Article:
LONDON — Kindertransport, the evacuation to the U.K. of 10,000 mainly Jewish children fleeing Nazi persecution in 1938-39, is touted by capitalist politicians and the media as an example of the British government coming to the aid of the Jewish people.
The children came from Germany, Czechoslovakia, Austria and Poland over a 10-month period beginning in December 1938. But, “there is history and there is myth,” Andrea Hammel writes in The Kindertransport — What Really Happened, just published by Polity Press. Hammel is a professor of German at Aberystwyth University in Wales. She presented the book at the Wiener Holocaust Library here Dec. 6.
The library itself had been the target of a Jew-hating attack Nov. 2 when its entry sign was spray-painted with the word “Gaza.”
The library is currently featuring an exhibit titled “Expelled! The History of the Polenaktion,” which marks the 85th anniversary of the mass expulsion of 25,000 Jews from Germany to Poland by the Nazis in 1938. Some participants at the book presentation took the opportunity to visit the powerful exhibit, including this correspondent.
“I wrote the book to make a critical history of the Kindertransport available to a wider audience,” Hammel said, describing the real record of the immigration policies of successive U.K. governments before the Kindertransport program began. The Aliens Act of 1905 was adopted to limit Jewish immigration after tens of thousands of Russian and Eastern European Jews arrived “to escape anti-Semitic pogroms and persecution after 1880,” she writes. Further legislation in 1914 and 1919 added more restrictions.
“It is a fact that in the 1930s the U.K. government’s policy was not laying the foundation for a noble tradition. It was mainly concerned with keeping refugees fleeing Nazism away,” she said.
Between 1933 and 1945, an annual average of just 6,000 Jews were permitted entry. London also put strict limits on Jews trying to get to British-controlled Palestine.
With more and more press reports of the Nazi terror, pressure grew on the capitalist rulers to do something. That intensified with the pogrom in Germany over the night of Nov. 9-10, 1938, known today as “Kristallnacht,” the beginning of the Nazi’s “Final Solution” — the drive to exterminate the Jewish people.
Kindertransport was the British government’s response, a visa waiver scheme for unaccompanied children under the age of 18, reduced after a few months to under 17. It lasted less than a year, ending when London declared war on Germany Sept. 3, 1939.
The government demanded that Jewish parents had to put up 50 pounds for every child admitted — equivalent to 3,500 pounds ($4,400) today — a cost that many families could not afford. The only children permitted had to be “self-supporting, of good character and with robust good health,” Hammel said. Those with signs of mental or physical illness were excluded.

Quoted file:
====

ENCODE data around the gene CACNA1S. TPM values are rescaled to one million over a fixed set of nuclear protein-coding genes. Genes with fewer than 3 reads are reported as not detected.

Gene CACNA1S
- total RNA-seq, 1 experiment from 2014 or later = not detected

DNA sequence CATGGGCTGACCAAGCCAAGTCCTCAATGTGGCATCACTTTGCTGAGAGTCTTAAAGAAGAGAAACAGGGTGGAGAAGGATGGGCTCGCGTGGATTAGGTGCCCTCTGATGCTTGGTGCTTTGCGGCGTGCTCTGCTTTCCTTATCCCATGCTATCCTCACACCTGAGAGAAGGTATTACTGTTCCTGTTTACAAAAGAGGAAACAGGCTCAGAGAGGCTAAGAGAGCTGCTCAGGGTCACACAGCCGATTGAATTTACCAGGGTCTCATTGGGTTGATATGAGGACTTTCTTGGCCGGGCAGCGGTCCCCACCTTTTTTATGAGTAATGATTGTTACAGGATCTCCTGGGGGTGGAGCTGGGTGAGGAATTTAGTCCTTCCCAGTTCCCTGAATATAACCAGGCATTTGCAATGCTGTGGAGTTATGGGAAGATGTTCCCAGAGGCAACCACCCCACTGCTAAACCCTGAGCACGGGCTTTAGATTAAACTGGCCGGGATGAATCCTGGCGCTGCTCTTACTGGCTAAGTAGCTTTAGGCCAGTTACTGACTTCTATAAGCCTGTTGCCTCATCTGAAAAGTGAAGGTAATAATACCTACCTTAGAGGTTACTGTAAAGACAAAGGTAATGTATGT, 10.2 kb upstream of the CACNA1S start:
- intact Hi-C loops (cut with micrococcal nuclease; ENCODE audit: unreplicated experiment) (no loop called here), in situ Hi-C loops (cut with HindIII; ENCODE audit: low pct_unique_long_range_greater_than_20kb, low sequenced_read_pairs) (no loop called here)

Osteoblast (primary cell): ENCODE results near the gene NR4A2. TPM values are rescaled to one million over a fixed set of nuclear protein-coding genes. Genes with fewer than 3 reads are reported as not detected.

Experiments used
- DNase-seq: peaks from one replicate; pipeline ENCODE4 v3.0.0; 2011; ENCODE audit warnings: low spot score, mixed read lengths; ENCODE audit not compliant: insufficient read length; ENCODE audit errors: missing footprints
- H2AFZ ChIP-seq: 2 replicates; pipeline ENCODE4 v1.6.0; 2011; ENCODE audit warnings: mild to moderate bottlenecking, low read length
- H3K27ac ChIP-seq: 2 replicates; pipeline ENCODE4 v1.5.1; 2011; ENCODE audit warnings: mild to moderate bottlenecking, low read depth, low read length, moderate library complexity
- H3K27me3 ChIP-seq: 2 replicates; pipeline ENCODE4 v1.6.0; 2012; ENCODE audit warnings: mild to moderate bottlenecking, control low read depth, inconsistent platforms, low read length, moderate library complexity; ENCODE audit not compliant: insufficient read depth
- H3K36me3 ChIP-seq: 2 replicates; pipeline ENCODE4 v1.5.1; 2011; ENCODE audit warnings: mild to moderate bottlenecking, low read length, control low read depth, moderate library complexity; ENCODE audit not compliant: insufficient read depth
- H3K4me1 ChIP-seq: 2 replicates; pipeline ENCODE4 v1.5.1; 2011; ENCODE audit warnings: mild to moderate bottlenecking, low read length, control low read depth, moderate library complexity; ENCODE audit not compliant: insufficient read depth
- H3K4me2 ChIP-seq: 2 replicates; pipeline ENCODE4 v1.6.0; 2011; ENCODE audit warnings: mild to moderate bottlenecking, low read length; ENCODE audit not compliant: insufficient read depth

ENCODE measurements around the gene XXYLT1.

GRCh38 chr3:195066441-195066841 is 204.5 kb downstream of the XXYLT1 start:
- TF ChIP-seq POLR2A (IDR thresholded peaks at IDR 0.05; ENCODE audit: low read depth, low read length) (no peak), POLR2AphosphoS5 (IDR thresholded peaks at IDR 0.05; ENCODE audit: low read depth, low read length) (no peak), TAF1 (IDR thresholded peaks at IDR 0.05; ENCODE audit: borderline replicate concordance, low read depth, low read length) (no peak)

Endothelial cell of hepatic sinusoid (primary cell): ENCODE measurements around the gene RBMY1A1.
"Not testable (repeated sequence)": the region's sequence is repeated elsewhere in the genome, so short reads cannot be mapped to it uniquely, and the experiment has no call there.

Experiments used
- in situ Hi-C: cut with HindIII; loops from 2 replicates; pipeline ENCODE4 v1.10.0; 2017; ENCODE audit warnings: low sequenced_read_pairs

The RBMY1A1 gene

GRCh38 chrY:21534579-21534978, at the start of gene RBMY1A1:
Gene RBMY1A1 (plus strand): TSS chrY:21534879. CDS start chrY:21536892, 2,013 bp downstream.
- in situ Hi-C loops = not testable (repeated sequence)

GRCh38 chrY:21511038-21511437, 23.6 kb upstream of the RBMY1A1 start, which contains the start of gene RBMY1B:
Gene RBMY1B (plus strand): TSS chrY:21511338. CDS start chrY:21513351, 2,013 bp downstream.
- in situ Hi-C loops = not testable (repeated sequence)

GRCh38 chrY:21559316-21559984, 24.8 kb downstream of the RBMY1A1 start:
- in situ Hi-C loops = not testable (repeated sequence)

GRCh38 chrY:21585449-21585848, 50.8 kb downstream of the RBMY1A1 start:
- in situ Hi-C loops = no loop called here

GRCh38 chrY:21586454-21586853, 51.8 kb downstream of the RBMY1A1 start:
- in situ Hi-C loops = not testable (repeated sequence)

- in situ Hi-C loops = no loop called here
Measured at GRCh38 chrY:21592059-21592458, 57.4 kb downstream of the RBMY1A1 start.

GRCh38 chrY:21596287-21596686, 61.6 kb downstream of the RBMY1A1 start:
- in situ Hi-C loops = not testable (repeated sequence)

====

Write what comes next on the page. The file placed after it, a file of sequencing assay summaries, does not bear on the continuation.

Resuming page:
Hammel pointed out that funding and organization for the program was left by the government to charities and other voluntary organizations, often Jewish. There were many more applicants than the 10,000 who got in.
Through research and interviews over 20 years, Hammel has detailed the experiences of many of the children. Families fleeing persecution wanted to emigrate “as a unit” she said. But the scheme ripped families apart — leaving parents to face the Nazi terror. The youngest refugee was a 6-month-old baby. Siblings who arrived together were often separated. Only a minority would ever see their parents again. Hammel cites the example of Renate Collins — not one of her extended family of 64 survived Hitler’s death squads.
A number of children were housed in camps, boarding schools and children’s homes, often in terrible conditions. Some 200 boys and girls were sent to Gwrych Castle, near Abergele, Wales, without electricity or adequate food and with scant sanitation. Two children from Berlin, Anne and Horst Marschner, who were deaf, somehow managed to circumvent the “disabilities” criterion but ended up placed in facilities with no provision for someone who was deaf.
Those placed in family homes had to get to know foster parents who spoke a different language and were not Jewish. Next to nothing was organized to deal with the trauma of having been “persecuted, uprooted and separated from their parents.”
“The forcible estrangement of child refugees from their background can only be described as criminal,” Hammel writes. Many foster parents were well-meaning. Others not so much. Hammel details cases of physical and sexual abuse, and child exploitation.
Within a year of their arrival, youths of 16 and above — about one-tenth of the total — were incarcerated by the government as it embarked on the mass internment of tens of thousands “enemy aliens,” almost entirely people who had fled Nazi persecution.
Hammel points out that of the 6 million Jews who perished in the Holocaust, 1.5 million were children.
She fielded questions and comments after her presentation. “Many of us have recently taken to the streets to defend Israel’s right to exist as a refuge for the Jews,” said Jonathan Silberman, a leader of the Communist League. “The Kindertransport story is further evidence that the liberal democracies cannot be relied upon as a safe haven. The U.S. and U.K. governments put up barriers to Jews fleeing the Holocaust. This was a war not to fight fascism, but to divide the world among the competing imperialist powers.
“The only solution to the Jewish question is to put an end to the system that continues to breed Jew-hatred — which is the capitalist system.”